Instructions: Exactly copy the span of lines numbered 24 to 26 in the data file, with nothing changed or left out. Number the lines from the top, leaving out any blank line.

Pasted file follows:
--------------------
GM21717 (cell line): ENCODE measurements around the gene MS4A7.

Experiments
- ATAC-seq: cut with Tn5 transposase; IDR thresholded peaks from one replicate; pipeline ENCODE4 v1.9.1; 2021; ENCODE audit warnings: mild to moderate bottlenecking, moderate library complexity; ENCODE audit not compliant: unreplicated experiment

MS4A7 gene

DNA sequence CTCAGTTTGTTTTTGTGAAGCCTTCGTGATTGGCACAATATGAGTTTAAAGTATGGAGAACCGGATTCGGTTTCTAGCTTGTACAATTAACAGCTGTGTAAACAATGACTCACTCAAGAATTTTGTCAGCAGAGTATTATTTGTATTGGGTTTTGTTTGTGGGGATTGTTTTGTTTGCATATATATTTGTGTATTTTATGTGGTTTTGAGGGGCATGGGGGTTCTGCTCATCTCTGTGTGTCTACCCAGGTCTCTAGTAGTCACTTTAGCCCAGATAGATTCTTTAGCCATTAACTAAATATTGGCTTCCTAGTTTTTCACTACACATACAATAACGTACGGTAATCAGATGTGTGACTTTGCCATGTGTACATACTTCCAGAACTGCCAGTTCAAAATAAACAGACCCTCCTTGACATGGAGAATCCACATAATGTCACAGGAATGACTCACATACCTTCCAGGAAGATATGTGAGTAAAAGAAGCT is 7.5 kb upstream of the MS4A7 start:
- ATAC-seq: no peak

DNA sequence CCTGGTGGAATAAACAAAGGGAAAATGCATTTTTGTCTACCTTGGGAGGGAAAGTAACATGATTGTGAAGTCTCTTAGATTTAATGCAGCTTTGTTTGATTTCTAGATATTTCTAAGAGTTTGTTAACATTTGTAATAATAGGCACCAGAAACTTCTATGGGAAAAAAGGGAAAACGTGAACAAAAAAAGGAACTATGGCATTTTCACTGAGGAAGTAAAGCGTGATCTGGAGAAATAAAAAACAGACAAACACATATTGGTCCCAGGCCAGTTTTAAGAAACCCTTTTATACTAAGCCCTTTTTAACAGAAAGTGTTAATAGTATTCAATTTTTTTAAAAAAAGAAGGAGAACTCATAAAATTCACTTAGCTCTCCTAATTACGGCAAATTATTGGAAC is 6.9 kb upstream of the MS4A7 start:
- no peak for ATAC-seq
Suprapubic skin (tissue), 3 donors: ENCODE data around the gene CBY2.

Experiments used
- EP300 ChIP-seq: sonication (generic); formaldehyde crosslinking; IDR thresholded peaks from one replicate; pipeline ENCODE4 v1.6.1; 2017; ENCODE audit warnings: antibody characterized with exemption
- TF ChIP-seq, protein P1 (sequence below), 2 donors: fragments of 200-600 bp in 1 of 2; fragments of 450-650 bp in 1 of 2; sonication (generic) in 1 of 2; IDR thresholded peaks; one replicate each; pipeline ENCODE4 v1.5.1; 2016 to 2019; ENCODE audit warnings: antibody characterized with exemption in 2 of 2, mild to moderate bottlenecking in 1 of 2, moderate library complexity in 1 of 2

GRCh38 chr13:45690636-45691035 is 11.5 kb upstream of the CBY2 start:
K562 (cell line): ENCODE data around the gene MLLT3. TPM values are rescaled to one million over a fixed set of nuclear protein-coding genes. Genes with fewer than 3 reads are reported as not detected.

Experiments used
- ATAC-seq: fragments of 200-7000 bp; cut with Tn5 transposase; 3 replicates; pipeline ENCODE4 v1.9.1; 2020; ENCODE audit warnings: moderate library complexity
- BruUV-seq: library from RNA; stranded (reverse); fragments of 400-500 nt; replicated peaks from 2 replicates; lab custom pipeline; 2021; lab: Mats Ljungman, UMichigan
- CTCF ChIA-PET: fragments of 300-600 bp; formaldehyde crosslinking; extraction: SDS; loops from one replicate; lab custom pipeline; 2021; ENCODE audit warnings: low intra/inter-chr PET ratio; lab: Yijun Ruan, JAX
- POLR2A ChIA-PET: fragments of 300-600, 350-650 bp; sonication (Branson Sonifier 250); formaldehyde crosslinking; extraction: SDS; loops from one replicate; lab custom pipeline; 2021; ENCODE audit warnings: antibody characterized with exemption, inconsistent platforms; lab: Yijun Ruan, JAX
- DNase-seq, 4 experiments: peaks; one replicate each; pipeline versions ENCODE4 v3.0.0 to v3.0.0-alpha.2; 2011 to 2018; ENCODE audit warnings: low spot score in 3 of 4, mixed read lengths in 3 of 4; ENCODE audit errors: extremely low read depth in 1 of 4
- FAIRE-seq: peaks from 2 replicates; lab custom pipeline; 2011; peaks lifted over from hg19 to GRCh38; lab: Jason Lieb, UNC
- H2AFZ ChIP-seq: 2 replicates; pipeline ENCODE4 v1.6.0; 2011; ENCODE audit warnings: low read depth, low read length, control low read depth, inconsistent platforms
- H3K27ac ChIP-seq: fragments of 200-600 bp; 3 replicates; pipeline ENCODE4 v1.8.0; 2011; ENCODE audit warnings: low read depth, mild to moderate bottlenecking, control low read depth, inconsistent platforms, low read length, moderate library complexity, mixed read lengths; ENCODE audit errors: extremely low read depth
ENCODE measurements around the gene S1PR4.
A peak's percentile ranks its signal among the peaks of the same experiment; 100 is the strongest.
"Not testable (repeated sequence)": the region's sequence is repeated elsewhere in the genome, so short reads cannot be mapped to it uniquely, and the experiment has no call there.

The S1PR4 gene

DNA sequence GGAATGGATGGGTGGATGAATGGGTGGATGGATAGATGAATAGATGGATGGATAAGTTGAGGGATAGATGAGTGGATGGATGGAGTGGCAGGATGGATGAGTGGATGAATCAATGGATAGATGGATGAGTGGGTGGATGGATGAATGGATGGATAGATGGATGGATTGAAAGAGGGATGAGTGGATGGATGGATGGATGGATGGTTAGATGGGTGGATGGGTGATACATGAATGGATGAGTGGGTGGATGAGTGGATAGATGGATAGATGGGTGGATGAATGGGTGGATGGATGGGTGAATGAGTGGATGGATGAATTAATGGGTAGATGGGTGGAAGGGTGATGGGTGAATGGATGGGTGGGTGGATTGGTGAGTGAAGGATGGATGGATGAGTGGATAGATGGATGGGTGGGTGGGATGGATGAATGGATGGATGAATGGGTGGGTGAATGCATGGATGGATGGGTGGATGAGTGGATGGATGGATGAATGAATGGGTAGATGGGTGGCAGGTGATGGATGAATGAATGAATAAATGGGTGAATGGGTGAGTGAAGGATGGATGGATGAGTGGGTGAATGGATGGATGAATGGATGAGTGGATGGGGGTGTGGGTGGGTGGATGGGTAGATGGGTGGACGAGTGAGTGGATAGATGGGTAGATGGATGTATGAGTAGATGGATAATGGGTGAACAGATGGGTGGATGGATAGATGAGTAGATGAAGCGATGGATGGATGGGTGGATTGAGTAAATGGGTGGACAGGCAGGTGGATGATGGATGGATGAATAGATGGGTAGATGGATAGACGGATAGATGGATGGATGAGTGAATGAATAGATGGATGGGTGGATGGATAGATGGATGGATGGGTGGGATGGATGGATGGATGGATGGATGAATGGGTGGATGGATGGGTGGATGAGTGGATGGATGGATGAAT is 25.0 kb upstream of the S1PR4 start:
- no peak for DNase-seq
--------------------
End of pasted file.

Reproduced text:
ENCODE measurements around the gene S1PR4.
A peak's percentile ranks its signal among the peaks of the same experiment; 100 is the strongest.
"Not testable (repeated sequence)": the region's sequence is repeated elsewhere in the genome, so short reads cannot be mapped to it uniquely, and the experiment has no call there.